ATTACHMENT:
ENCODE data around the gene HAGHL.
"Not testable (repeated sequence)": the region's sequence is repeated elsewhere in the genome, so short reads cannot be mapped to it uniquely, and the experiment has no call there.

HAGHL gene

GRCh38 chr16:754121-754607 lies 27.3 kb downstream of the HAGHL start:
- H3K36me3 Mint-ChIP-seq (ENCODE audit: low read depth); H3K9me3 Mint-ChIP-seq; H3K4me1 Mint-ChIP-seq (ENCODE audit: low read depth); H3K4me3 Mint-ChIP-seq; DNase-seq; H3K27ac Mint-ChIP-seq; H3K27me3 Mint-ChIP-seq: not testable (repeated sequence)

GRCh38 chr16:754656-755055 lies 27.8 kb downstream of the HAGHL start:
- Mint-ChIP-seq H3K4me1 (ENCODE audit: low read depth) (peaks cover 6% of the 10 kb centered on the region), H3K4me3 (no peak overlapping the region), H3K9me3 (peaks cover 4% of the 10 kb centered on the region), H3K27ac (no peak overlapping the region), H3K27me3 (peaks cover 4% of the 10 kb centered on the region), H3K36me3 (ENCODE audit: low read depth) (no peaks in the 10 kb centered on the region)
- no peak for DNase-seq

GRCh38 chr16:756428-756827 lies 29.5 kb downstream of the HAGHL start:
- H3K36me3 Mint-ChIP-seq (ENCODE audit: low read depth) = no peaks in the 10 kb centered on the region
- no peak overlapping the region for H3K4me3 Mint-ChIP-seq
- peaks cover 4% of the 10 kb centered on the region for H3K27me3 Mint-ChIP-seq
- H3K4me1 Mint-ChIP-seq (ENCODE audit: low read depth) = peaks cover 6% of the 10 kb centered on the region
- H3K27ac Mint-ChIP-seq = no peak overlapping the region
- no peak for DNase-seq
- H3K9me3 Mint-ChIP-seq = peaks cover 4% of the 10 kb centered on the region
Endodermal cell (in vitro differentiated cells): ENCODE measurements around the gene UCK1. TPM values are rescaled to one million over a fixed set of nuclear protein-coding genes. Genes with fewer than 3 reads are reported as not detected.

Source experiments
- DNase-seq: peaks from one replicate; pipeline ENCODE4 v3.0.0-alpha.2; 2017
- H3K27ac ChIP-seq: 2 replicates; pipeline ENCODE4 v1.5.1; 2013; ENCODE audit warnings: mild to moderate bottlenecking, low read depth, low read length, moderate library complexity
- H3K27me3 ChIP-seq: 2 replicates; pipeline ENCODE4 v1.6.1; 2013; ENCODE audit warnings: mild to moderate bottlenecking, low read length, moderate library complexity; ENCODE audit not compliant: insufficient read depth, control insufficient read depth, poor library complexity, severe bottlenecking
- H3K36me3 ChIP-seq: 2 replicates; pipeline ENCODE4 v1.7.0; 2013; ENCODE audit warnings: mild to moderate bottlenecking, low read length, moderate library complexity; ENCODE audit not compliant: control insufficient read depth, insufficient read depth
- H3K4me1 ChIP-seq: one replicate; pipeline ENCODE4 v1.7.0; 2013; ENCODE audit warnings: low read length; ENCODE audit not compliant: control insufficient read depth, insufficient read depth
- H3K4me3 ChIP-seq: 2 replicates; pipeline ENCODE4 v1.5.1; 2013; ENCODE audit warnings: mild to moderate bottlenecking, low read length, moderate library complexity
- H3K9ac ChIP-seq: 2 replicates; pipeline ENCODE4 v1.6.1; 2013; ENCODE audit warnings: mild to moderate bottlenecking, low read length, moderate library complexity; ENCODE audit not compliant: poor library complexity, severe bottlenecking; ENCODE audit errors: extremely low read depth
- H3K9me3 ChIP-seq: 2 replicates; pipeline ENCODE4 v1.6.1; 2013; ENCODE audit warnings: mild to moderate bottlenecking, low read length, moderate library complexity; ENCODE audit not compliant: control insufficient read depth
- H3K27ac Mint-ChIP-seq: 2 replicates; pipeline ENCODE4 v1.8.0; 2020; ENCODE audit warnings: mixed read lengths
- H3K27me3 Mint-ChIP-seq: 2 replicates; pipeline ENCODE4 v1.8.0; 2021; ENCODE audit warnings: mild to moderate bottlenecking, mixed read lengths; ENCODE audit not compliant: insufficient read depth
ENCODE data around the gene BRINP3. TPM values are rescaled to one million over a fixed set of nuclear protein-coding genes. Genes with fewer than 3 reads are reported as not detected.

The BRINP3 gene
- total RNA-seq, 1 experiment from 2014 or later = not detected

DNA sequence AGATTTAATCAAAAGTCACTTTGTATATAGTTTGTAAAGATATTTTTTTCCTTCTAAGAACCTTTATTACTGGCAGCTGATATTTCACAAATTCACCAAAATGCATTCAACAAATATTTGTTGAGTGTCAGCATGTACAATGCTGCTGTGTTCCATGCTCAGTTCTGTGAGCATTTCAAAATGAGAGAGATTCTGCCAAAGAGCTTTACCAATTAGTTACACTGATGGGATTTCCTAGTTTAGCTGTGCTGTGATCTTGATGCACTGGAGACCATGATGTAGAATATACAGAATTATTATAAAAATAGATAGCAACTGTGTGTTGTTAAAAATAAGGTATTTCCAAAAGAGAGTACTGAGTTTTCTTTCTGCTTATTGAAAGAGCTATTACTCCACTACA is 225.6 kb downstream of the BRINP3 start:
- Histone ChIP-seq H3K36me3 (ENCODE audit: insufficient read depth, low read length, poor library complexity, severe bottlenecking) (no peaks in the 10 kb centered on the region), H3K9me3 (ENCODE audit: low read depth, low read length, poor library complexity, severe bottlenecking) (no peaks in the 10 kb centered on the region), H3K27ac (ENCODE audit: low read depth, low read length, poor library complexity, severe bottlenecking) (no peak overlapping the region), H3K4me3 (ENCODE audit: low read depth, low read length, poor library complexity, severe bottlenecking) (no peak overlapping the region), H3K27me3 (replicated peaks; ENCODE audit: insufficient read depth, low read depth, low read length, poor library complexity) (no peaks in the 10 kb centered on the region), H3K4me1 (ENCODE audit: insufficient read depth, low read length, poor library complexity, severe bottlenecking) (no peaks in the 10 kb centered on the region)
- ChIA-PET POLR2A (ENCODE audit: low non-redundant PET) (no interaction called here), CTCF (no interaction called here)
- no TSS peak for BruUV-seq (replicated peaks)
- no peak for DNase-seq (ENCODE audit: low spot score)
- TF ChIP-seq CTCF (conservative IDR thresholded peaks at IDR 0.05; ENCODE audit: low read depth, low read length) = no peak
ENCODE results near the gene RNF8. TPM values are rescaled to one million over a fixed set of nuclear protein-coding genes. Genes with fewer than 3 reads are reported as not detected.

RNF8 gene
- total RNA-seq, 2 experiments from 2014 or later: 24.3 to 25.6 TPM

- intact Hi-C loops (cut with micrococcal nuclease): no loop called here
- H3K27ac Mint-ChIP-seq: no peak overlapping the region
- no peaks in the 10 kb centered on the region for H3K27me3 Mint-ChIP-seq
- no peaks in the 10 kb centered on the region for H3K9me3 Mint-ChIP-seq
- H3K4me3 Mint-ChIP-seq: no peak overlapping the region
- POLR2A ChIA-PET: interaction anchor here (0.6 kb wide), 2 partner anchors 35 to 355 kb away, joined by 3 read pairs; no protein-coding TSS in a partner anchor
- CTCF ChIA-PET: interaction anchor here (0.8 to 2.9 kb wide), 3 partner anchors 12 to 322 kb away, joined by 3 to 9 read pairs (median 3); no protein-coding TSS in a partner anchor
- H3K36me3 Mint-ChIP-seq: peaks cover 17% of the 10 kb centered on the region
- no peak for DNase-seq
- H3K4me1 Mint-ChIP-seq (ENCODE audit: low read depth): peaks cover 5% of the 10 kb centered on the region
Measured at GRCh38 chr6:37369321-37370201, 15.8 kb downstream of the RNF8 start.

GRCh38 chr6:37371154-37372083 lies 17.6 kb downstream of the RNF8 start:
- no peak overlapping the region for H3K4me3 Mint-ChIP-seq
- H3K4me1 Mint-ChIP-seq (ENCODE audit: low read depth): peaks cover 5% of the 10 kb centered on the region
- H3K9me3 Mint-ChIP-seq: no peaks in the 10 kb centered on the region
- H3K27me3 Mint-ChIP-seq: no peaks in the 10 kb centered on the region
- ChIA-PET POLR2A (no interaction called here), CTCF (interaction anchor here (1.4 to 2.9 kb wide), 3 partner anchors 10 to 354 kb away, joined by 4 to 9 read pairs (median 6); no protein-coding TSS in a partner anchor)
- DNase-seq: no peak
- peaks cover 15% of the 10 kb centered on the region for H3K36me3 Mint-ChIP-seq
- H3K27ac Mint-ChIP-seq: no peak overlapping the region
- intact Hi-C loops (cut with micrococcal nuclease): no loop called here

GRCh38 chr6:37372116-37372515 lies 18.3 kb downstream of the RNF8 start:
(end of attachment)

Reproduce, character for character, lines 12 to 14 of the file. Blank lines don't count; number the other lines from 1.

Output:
- peaks cover 4% of the 10 kb centered on the region for H3K27me3 Mint-ChIP-seq
- H3K4me1 Mint-ChIP-seq (ENCODE audit: low read depth) = peaks cover 6% of the 10 kb centered on the region
- H3K27ac Mint-ChIP-seq = no peak overlapping the region